New Arts, Design and Humanities Chair announced at the University of Minnesota
Seeks path to utilize the humanities to address global issues
Contacts: Drew Swain, University News Service, (612) 625-8962, firstname.lastname@example.org
MINNEAPOLIS / ST. PAUL (09/25/2009) —A new Arts, Design and Humanities Chair program was announced today by University of Minnesota Provost Thomas Sullivan. The first chair will be held by professor Susan Noakes of the Department of French and Italian for her project, "Globalization of the Middle Ages." The program is part of the University of Minnesota's Imagine Fund.
"At a time of decreasing financial support nationally for the arts, design and humanities, the university underscores its commitment to a broad range of excellence by committing additional resources that reward creativity and innovation," said Sullivan. "I'm delighted to announce professor Noakes as the first chair. The new chair will help her to bring together teams of scholars from around the world, utilize the very latest in technology and leverage future resources for an important and urgent initiative."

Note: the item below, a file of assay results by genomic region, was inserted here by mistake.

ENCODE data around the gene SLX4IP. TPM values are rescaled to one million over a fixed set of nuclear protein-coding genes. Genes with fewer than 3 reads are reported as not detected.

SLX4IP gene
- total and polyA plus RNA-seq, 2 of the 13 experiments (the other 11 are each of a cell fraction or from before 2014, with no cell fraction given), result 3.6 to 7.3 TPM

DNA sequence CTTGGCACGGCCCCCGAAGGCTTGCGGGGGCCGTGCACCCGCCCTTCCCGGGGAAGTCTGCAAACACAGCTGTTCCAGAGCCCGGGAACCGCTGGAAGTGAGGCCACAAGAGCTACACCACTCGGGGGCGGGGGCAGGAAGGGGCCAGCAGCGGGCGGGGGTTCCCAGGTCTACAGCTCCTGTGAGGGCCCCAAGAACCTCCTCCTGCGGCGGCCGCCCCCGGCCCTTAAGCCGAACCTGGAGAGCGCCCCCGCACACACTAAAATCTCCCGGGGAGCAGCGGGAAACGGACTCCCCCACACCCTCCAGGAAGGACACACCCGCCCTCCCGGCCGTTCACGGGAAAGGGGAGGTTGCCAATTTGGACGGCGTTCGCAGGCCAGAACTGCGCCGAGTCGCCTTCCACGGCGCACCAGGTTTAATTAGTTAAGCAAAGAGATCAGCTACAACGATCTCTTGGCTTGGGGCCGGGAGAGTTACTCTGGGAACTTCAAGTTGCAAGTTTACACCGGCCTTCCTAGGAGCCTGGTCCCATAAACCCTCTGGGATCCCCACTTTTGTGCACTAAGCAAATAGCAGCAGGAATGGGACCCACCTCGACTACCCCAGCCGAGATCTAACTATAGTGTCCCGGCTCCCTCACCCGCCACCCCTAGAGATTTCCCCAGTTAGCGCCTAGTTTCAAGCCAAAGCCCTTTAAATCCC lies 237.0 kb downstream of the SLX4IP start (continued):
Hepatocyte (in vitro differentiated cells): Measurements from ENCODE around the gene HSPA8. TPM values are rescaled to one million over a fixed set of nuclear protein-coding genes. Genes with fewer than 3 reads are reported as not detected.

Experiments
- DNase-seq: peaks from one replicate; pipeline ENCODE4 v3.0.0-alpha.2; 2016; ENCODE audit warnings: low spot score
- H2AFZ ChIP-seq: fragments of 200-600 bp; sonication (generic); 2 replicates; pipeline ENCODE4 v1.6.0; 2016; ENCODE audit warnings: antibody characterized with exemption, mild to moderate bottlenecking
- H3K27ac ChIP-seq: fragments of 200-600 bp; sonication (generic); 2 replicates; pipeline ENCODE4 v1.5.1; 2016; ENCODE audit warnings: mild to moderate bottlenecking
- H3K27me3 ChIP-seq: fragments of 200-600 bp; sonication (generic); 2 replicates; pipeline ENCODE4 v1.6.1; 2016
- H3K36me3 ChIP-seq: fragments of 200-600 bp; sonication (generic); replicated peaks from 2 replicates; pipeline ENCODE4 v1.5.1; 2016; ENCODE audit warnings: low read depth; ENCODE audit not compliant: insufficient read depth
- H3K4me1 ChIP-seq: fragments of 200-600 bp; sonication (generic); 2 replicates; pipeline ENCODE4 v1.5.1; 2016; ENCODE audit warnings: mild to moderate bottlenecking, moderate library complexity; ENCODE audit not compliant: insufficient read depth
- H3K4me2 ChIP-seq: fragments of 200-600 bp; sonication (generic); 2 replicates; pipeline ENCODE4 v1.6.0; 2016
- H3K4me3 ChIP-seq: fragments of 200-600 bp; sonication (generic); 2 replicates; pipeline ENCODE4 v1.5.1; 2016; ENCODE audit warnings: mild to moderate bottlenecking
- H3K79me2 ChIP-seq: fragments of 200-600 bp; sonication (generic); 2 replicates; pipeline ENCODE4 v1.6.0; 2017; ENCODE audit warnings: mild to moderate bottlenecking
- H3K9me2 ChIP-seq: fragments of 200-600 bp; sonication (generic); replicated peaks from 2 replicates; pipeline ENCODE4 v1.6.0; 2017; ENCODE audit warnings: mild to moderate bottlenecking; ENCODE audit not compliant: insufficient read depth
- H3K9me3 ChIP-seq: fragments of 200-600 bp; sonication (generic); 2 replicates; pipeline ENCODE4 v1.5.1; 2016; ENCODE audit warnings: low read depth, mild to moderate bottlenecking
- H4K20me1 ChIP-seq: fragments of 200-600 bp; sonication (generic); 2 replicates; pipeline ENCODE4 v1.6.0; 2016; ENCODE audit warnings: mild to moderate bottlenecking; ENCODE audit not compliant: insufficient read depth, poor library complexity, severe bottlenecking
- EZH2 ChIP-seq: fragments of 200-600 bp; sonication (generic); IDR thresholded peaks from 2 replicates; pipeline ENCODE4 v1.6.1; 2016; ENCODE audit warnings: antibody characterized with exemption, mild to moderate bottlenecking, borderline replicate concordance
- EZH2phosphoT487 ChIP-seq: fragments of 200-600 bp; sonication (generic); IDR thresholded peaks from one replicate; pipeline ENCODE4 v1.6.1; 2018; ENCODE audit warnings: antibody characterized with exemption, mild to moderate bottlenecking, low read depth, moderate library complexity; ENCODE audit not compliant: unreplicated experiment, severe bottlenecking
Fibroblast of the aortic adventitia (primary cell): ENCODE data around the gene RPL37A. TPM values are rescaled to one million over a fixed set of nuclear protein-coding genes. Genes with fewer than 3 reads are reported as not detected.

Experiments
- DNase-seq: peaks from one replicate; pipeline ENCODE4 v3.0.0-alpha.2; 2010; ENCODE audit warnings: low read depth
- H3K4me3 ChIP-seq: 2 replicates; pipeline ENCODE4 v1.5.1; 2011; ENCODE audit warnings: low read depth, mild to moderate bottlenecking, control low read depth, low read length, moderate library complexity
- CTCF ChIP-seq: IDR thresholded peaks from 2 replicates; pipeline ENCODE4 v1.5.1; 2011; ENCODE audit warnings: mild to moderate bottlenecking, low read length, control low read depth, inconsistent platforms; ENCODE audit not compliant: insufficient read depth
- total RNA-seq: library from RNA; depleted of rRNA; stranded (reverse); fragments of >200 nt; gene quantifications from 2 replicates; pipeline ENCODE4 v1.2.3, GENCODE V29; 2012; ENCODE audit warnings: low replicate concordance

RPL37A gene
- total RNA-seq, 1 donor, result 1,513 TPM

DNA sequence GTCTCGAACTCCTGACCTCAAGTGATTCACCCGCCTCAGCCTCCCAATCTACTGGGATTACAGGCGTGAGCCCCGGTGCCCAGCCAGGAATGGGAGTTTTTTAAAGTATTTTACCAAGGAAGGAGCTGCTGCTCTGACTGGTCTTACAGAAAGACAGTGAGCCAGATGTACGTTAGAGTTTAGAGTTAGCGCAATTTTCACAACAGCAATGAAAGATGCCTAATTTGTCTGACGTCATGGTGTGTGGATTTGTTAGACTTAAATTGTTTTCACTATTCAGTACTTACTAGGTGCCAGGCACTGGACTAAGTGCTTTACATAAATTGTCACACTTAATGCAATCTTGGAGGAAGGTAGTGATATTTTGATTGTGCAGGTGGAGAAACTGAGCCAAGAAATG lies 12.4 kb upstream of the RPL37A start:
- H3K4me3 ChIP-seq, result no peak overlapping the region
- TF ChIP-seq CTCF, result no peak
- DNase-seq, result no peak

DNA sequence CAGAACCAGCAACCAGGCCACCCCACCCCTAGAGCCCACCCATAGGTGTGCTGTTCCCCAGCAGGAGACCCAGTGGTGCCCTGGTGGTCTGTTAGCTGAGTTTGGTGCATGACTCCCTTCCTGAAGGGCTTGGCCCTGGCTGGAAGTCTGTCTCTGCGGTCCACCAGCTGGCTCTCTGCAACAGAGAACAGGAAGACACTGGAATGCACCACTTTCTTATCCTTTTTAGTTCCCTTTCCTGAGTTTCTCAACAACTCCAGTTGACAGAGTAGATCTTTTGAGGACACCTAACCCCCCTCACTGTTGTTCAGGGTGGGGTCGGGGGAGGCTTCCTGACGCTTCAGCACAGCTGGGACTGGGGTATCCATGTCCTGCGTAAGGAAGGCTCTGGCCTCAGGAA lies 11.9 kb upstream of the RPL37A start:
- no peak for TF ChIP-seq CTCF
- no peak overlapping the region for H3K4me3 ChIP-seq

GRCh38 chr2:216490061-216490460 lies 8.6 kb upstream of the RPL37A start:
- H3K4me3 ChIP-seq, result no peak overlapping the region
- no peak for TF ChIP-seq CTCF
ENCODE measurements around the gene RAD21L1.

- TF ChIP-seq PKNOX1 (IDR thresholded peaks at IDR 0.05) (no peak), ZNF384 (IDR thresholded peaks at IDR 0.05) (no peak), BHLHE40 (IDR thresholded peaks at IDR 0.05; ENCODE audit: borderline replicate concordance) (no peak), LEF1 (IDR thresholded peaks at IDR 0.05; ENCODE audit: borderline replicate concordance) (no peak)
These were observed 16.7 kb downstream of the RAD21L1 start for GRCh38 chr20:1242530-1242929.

The new chair in the Arts, Design and the Humanities will be awarded every year for a two-year period. These chairs are intended to enable professors with a record of distinguished scholarship, teaching and service to conduct a research project that will further their own scholarship, generate curricular innovation and forge intellectual communities in the university or wider community. The chair will provide up to $70,000 over a two-year period.
Noakes's project is innovative and "demonstrates that the humanities and the methods of 21st-century humanities are fundamental to contemporary national and global issues," she said. "Humanists need to lead again, promoting the need for all to be mindful of history and of international cultures."
Her two year project will provide seed funding for a longer range initiative building an international community of problem definers and solvers to develop sophisticated technologies to share knowledge, in some cases through annotated Web-based visualizations of the latest in research. There will be public performances and workshops all in an effort to help in understanding the deep relevance of the Middle Ages to contemporary political and social issues.
"The Middle Ages are far from dusty," said Noakes. "The more we realize about the complex relationship of the United States today to the long great histories of the Middle East, Europe and Asia the more we understand that events of many centuries ago resonate powerfully -- and often politically -- to this very day."
For more on the University of Minnesota's Imagine Fund, visit: http://www.artsandhumanities.umn.edu/